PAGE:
money, etc., required to implement the strategies or processes. The costs of these
resources are often depicted in the form of a budget. (Going back to our reference
to systems, resources are input to the system.)
Goals and Objectives Should Be SMARTER
SMARTER is an acronym, that is, a word composed by joining letters from
different words in a phrase or set of words. In this case, a SMARTER goal or
objective is:
Specific:
For example, it's difficult to know what someone should be doing if they are to
pursue the goal to "work harder". It's easier to recognize "Write a paper".
Measurable:
It's difficult to know what the scope of "Writing a paper" really is. It's easier to
appreciate that effort if the goal is "Write a 30-page paper".
Acceptable:
If I'm to take responsibility for pursuit of a goal, the goal should be acceptable to
me. For example, I'm not likely to follow the directions of someone telling me to
write a 30-page paper when I also have to five other papers to write.
However, if you involve me in setting the goal so I can change my other
commitments or modify the goal, I'm much more likely to accept pursuit of the
goal as well.
Realistic: Even if I do accept responsibility to pursue a goal that is specific and
measurable, the goal won't be useful to me or others if, for example, the goal is to
"Write a 30-page paper in the next 10 seconds".
Time frame: It may mean more to others if I commit to a realistic goal to "Write
a 30-page paper in one week". However, it'll mean more to others (particularly if
they are planning to help me or guide me to reach the goal) if I specify that I will
write one page a day for 30 days, rather than including the possibility that I will
write all 30 pages in last day of the 30-day period.
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Software Project Management (CS615)
Extending: The goal should stretch the performer's capabilities. For example, I
might be more interested in writing a 30-page paper if the topic of the paper or the
way that I write it will extend my capabilities.
Rewarding: I'm more inclined to write the paper if the paper will contribute to an
effort in such a way that I might be rewarded for my effort.
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Table of Contents:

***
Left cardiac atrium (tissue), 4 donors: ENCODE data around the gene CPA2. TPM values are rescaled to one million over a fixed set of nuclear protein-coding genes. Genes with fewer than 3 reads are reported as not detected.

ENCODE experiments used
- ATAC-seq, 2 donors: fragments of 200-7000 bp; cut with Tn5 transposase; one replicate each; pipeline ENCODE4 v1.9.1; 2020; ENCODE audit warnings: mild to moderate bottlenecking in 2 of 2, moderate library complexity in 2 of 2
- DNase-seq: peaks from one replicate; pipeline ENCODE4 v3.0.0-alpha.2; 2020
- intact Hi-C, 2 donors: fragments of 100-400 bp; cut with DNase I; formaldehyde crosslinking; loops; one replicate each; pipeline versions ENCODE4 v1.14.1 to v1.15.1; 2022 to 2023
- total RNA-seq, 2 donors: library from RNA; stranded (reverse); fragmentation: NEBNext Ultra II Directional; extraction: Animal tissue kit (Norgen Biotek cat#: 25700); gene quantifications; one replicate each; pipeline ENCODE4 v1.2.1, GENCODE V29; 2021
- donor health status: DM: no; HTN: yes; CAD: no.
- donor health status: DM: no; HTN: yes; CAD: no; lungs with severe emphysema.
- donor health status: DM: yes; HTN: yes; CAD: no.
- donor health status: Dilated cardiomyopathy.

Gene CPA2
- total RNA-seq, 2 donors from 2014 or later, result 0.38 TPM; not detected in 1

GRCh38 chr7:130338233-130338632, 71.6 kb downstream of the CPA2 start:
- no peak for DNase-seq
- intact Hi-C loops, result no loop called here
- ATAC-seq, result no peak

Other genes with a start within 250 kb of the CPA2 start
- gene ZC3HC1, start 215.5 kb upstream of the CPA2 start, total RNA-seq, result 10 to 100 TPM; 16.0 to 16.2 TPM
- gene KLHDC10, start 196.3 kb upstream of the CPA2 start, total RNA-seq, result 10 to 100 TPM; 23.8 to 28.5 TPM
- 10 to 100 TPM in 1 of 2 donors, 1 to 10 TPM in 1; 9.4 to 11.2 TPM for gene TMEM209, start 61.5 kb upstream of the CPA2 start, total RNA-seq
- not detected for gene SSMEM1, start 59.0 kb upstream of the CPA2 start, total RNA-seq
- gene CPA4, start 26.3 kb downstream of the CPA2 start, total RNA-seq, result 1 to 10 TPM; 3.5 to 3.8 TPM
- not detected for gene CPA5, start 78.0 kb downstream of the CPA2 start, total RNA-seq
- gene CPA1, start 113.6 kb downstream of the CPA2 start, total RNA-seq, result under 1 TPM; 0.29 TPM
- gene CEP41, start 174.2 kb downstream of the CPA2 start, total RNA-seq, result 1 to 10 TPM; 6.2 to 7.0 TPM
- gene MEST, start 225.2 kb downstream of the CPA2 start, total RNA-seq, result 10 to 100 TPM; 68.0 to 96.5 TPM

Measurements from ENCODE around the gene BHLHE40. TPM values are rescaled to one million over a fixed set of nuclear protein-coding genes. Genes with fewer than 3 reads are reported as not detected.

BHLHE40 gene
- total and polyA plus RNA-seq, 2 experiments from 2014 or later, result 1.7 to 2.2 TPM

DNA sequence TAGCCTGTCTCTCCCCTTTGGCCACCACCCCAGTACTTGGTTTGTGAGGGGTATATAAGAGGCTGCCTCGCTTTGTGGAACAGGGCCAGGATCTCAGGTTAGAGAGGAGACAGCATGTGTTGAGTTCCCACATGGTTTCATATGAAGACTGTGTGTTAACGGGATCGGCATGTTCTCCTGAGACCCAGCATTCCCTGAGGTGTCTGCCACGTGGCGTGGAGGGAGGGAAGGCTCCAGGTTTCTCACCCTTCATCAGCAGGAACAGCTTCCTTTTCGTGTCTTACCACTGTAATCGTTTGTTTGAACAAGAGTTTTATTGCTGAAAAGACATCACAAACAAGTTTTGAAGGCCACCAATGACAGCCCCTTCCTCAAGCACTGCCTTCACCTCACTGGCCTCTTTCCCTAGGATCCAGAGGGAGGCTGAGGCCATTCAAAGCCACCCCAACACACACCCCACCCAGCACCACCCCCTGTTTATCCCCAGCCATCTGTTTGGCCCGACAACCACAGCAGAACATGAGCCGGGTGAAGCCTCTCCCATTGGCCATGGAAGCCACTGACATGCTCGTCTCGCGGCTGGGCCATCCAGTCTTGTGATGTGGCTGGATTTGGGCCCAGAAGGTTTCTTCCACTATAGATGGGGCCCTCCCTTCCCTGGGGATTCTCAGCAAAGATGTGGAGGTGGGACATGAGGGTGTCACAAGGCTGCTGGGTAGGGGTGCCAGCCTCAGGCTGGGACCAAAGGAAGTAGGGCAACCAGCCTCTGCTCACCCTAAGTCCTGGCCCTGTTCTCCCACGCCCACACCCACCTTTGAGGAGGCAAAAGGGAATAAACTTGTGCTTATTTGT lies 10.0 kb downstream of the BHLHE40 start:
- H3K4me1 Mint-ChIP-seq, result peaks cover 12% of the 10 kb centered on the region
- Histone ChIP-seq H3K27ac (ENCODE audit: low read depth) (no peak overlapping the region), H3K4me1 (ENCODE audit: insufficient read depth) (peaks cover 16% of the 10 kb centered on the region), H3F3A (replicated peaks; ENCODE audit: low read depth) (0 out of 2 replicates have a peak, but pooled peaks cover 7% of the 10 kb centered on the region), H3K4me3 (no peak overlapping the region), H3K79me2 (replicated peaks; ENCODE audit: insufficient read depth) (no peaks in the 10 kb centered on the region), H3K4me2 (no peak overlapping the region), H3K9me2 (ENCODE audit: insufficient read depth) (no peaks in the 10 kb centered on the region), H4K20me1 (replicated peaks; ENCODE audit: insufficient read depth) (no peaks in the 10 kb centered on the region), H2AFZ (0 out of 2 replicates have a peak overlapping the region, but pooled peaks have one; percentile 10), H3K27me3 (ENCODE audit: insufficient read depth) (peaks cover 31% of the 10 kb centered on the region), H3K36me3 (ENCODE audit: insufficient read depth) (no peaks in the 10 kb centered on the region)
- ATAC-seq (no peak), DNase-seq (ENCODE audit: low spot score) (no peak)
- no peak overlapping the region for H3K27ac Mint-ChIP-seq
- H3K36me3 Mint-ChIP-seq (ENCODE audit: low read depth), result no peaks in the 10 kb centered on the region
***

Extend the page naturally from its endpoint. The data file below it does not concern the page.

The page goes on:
1. Introduction & Fundamentals
  2. Goals of Project management
  3. Project Dimensions, Software Development Lifecycle
  4. Cost Management, Project vs. Program Management, Project Success
  5. Project Management’s nine Knowledge Areas
  6. Team leader, Project Organization, Organizational structure
  7. Project Execution Fundamentals Tracking
  8. Organizational Issues and Project Management
  9. Managing Processes: Project Plan, Managing Quality, Project Execution, Project Initiation
  10. Project Execution: Product Implementation, Project Closedown
  11. Problems in Software Projects, Process- related Problems
  12. Product-related Problems, Technology-related problems
  13. Requirements Management, Requirements analysis
  14. Requirements Elicitation for Software
  15. The Software Requirements Specification
  16. Attributes of Software Design, Key Features of Design
  17. Software Configuration Management Vs Software Maintenance
  18. Quality Assurance Management, Quality Factors
  19. Software Quality Assurance Activities
  20. Software Process, PM Process Groups, Links, PM Phase interactions
  21. Initiating Process: Inputs, Outputs, Tools and Techniques
  22. Planning Process Tasks, Executing Process Tasks, Controlling Process Tasks
  23. Project Planning Objectives, Primary Planning Steps
  24. Tools and Techniques for SDP, Outputs from SDP, SDP Execution
  25. PLANNING: Elements of SDP
  26. Life cycle Models: Spiral Model, Statement of Requirement, Data Item Descriptions
  27. Organizational Systems
  28. ORGANIZATIONAL PLANNING, Organizational Management Tools
  29. Estimation - Concepts
  30. Decomposition Techniques, Estimation – Tools
  31. Estimation – Tools
  32. Work Breakdown Structure
  33. WBS- A Mandatory Management Tool
  34. Characteristics of a High-Quality WBS
  35. Work Breakdown Structure (WBS)
  36. WBS- Major Steps, WBS Implementation, high level WBS tasks
  37. Schedule: Scheduling Fundamentals
  38. Scheduling Tools: GANTT CHARTS, PERT, CPM
  39. Risk and Change Management: Risk Management Concepts
  40. Risk & Change Management Concepts
  41. Risk Management Process
  42. Quality Concept, Producing quality software, Quality Control
  43. Managing Tasks in Microsoft Project 2000
  44. Commissioning & Migration